Get a mole check from a skin doctor this May during National Skin Cancer Awareness month. Melanoma, which only accounts for 5 percent of skin cancer cases, kills one American every hour, according to the According to the American Cancer Society. Melanoma also accounts for the vast majority of skin cancer deaths, which is why getting a mole check is so important.

Skin cancers affect more people than lung, breast, colon and prostate cancers combined, with more than 76,000 people in the United States were diagnosed with melanoma in 2013. While most birthmarks — including moles — are harmless, a doctor should evaluate the birthmark when it appears. This allows a definite determination of type and if it needs monitoring or treatment. However, moles require a regular mole check for changes in size, color or texture due to the possibility of a sign of skin cancer.


Consult with a skin doctor to have a birthmark and/or mole check on a regular basis.*


Pigmented birthmarks result from an overgrowth of cells that create pigment. They include moles, “café-au-lait spots,” and Mongolian spots. When moles are harmless but the aesthetic is problematic, laser mole removal treatments offer solutions to the cosmetic issue. Laser treatments alter the tissue structure of pigmented birthmarks without an incision.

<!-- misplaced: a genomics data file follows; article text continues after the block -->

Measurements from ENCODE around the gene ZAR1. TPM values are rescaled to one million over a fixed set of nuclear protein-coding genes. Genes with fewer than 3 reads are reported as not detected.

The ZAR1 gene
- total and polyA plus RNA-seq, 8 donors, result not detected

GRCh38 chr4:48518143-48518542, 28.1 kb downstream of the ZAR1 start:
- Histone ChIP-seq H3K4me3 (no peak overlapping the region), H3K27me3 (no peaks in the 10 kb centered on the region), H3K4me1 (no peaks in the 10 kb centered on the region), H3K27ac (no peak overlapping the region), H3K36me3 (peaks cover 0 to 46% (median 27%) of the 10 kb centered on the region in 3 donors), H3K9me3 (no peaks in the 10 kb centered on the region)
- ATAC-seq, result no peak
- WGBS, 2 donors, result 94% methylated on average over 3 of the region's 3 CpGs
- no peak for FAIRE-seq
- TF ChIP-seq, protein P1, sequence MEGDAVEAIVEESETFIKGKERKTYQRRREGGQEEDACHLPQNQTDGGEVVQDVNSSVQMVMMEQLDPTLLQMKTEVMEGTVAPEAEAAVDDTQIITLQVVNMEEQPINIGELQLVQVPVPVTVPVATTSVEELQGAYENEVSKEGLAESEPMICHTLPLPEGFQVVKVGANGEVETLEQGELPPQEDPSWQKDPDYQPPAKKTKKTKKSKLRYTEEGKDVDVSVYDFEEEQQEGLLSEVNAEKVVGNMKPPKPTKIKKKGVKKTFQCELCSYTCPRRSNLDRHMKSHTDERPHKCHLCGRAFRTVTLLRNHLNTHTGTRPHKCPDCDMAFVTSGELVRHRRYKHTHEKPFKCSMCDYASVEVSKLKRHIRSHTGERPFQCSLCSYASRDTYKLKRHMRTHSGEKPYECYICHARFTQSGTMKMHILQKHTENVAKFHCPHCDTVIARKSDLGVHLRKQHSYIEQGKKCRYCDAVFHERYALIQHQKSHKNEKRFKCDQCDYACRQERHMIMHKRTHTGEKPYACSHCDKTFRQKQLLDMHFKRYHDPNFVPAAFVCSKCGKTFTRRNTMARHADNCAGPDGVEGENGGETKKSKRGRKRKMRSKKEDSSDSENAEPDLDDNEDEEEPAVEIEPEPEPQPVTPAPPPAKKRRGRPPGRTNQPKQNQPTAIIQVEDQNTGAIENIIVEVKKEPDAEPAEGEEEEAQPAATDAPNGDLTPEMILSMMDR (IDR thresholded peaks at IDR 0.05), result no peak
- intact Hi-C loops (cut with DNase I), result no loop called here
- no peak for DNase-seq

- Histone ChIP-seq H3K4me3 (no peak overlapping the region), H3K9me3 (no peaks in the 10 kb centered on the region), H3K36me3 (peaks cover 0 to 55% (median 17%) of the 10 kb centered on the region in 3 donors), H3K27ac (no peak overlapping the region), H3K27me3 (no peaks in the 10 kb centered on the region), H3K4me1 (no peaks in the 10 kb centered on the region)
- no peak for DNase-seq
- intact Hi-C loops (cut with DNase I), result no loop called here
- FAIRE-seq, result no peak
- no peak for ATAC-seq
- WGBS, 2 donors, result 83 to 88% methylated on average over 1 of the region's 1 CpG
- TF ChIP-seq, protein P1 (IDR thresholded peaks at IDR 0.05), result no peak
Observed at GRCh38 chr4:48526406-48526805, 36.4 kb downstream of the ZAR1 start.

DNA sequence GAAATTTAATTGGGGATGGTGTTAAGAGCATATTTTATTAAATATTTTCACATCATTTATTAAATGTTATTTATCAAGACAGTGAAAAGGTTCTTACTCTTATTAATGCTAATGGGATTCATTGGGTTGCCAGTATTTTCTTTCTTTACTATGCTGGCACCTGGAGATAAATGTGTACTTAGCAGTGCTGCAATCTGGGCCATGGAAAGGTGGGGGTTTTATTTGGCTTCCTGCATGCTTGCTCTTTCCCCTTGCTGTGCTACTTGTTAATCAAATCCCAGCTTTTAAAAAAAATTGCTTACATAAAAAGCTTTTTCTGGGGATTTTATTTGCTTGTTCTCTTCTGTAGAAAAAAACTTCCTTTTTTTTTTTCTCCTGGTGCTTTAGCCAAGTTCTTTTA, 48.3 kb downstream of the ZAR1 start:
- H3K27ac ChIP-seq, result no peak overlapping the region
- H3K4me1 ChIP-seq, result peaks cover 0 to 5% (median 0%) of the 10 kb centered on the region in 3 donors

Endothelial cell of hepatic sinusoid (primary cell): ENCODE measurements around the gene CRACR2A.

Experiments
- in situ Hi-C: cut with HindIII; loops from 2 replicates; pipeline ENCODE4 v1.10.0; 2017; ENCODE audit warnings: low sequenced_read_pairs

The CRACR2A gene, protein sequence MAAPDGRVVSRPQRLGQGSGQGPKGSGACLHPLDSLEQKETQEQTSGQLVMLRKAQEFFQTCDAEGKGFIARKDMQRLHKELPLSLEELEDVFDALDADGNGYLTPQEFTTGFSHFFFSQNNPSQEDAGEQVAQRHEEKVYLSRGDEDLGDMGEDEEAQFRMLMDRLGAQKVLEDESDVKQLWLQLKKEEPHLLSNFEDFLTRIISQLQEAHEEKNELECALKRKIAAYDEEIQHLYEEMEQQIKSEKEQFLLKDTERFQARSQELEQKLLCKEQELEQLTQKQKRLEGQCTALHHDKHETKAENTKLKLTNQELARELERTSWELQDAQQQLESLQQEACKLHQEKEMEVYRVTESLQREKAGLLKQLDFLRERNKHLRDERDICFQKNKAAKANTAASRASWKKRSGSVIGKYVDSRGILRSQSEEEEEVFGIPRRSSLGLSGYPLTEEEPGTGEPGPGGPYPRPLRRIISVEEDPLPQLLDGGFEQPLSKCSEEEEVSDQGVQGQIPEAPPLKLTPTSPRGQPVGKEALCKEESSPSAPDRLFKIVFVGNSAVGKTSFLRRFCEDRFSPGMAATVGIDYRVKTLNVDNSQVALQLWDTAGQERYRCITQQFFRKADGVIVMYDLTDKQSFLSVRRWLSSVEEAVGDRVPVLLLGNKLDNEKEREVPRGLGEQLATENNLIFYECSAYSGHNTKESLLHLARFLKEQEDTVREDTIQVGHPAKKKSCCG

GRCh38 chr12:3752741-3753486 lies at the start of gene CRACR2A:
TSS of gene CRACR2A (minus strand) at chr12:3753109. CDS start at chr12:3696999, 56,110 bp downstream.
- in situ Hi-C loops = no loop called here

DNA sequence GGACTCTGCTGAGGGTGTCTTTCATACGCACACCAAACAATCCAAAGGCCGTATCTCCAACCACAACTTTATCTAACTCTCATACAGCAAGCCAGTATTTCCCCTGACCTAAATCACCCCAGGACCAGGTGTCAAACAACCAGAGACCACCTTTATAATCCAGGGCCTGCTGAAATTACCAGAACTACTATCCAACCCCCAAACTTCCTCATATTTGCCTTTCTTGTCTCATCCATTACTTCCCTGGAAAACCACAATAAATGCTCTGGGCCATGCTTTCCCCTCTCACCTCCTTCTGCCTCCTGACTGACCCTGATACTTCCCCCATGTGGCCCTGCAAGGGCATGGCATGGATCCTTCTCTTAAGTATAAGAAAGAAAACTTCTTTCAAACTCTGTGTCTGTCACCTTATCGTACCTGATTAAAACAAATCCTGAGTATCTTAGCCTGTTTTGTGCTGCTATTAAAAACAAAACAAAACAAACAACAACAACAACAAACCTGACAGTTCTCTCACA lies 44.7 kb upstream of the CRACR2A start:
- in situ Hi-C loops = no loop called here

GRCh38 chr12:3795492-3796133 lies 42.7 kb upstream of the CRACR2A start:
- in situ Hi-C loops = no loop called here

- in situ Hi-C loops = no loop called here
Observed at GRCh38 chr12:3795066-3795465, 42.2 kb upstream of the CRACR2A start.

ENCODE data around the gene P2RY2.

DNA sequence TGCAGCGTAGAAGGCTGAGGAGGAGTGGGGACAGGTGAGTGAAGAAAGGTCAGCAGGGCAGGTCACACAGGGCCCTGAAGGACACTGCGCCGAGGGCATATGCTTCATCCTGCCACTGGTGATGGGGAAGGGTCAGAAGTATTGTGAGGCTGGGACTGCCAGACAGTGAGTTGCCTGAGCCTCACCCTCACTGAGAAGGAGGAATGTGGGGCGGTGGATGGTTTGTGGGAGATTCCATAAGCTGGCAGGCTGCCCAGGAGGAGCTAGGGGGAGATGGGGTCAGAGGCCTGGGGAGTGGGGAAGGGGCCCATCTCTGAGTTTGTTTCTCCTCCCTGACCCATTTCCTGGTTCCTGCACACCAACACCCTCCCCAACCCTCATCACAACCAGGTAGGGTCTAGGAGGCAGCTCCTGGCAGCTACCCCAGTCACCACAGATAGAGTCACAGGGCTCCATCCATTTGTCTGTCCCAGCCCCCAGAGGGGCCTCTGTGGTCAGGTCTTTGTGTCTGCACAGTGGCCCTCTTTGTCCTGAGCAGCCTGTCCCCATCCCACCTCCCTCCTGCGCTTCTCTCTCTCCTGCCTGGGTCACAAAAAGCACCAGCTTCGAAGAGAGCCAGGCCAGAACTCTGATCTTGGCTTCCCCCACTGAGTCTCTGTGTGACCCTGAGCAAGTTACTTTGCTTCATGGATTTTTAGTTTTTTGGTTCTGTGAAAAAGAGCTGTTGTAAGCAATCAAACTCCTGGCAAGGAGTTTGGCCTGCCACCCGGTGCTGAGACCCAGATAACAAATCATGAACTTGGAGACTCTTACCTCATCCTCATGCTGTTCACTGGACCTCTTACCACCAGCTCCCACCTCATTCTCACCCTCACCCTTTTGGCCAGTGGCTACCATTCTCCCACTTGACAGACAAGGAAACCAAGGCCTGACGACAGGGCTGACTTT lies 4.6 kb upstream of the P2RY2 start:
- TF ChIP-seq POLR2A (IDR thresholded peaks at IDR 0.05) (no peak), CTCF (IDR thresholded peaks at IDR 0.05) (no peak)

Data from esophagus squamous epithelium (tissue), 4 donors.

Other options for mole removal include surgical removal and cryogenic therapy. Surgical mole removal involves either cutting moles off at the base or by excising the skin around the mole. Surgically removed moles should be submitted for histological analysis to determine specific nature and for cancer cell potential.

Cryongenic therapy uses liquid nitrogen to freeze the mole and destroy the abnormal tissue. Liquid nitrogen is either applied topically or deeper into the skin with needles or probes if the melanocyte cluster is deeply imbedded within the skin. There is an increased chance of loss of natural skin pigmentation with cryotherapy.

Q-switch laser mole removal targets pigmented birthmarks by vaporizing melanocytes. The advantage of treatment of mole by laser instead of surgery is mainly because of less scarring and a cosmetically more appealing result


Dr. Umar, a renowned skin doctor, uses Spectra’s Q-switch Nd:YAG laser for benign mole removal. The dual mode Nd:YAG Q-switched laser has four wavelengths: 532, 585, 650 and 1,064 nanometer. The longer wavelength allows for treatment on those with darker skin and pigmented lesions.

It’s important to consult with a board certified skin doctor mole specialist to determine the best course of treatment. Differences in pigment, skin type and depth of the mole are all guiding factors for removal. To figure out the best laser resurfacing treatment, contact Fine Touch Dermatology for a consultation at (310) 318-1500.

To learn more about a mole check by a skin doctor, read